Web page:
“The Beatles: Get Back” Documentary Review


Noor Baber, Copy Editor

   Released on Nov. 25, 26, and 27 on Disney+, The Beatles: Get Back contains almost eight hours of footage from the “Get Back” sessions, named after the song of the same name on their album Let It Be, which the Beatles wrote in Jan. 1969. The eight hours of film are split into three parts, each of which are about two hours long.

   It’s Jan. 1969, at Twickenham Film Studios in London, England. The Beatles have come to the studio to record a new album. Since the group became a studio band in 1966, they have recorded three hit albums. Success came after tragedy for the band, as their manager, Brian Epstein, died in 1967 from a drug overdose. Epstein’s death led to tension in the group, ultimately resulting in the Beatles announcing their breakup in 1970.

   When the Beatles broke up, all four members— John Lennon, Paul McCartney, George Harrison, and Ringo Starr— reflected on the sessions at Twickenham as an unproductive time, which became the common narrative of the Beatles’ final days. However, all of these conceptions about the Beatles have changed, with the release of yet another documentary about the group, directed by Peter Jackson, the Academy Award winning director of The Lord of the Rings trilogy.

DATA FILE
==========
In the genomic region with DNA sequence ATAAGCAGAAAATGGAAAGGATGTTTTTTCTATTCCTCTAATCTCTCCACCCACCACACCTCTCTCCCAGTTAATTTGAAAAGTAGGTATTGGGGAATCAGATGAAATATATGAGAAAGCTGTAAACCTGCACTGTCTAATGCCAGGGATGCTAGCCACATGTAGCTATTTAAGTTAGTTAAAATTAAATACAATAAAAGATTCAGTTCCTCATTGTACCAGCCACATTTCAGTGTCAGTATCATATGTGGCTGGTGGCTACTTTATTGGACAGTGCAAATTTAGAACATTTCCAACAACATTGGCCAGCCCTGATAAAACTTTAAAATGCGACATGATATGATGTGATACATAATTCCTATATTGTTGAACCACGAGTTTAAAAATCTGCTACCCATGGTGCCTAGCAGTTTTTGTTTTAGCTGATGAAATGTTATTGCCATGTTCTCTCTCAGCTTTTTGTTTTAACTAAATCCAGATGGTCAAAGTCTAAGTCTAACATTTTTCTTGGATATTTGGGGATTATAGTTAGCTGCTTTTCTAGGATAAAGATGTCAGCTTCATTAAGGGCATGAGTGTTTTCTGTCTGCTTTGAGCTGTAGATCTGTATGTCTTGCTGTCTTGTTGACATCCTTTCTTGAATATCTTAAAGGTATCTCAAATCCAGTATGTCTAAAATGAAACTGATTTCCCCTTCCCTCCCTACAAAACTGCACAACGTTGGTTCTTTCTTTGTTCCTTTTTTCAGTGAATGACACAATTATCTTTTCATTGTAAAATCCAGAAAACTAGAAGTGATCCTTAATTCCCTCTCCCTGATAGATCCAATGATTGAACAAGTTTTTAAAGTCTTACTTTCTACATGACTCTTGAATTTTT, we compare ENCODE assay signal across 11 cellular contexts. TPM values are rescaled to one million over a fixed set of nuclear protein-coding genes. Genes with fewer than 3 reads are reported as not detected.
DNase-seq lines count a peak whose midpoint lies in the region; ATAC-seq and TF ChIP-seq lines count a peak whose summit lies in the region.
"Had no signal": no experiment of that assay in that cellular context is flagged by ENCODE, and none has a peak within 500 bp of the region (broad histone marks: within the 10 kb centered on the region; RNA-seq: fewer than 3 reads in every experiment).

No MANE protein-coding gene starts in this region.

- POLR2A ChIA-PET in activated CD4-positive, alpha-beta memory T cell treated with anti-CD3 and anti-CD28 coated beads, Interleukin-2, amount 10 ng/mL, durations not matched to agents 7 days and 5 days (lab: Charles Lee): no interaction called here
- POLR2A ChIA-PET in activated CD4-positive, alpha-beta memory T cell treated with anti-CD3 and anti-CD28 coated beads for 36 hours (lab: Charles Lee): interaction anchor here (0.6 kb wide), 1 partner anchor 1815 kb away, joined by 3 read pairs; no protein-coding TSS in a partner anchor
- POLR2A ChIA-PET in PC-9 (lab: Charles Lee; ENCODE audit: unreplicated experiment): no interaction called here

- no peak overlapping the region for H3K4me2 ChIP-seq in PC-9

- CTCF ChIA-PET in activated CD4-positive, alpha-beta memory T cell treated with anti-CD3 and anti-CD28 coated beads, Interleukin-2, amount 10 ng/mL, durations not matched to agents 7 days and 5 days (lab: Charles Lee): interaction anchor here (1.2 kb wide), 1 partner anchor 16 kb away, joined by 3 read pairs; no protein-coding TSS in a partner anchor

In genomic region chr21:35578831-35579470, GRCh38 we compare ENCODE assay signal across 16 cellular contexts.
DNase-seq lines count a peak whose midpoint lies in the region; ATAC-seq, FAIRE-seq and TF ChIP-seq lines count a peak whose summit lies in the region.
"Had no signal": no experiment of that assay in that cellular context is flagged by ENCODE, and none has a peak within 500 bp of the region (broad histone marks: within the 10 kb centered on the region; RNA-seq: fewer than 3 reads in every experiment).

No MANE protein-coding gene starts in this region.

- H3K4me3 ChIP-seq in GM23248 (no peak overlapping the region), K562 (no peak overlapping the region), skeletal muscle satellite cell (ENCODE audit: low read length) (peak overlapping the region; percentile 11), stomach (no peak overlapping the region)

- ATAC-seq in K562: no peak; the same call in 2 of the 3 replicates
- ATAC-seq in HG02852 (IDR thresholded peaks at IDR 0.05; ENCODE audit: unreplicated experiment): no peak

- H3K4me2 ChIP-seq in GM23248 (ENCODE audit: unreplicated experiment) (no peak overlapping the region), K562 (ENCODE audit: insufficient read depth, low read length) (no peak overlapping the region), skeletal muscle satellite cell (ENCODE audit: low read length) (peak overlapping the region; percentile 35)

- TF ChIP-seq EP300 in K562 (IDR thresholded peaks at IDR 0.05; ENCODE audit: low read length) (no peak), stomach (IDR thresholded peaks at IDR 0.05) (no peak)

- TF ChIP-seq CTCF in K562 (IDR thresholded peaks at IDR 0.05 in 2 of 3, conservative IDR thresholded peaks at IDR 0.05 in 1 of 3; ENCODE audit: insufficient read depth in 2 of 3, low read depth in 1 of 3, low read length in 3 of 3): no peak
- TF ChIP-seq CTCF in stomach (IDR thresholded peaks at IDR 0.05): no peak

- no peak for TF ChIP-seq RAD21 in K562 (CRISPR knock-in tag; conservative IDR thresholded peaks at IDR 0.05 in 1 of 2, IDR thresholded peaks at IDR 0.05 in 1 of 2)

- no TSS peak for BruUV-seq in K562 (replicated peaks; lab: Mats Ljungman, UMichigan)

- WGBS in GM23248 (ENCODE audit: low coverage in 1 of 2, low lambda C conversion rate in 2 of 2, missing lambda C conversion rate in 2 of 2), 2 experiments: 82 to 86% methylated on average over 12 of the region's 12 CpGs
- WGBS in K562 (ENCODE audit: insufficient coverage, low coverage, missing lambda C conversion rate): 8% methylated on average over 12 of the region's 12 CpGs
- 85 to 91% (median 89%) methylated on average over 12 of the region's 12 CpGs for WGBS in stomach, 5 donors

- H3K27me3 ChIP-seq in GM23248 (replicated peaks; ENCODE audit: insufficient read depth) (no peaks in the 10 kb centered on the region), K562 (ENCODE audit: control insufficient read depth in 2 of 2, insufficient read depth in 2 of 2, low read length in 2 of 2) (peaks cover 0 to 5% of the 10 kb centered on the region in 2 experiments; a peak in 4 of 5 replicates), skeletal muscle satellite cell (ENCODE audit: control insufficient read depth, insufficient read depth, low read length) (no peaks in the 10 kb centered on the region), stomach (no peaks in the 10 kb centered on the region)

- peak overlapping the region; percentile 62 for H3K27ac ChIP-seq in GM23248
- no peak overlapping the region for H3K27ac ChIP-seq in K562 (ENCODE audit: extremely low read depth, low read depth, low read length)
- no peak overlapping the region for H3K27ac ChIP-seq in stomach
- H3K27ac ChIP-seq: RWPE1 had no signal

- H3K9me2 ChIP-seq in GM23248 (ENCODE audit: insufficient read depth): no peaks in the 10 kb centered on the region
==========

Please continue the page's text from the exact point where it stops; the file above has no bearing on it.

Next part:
The film takes place during Jan. 1969, when the band rehearses at both Twickenham Studios and the headquarters of their music company, Apple Corps. The group is faced with a large project— they must record an entire album of songs within the month to perform in a concert special.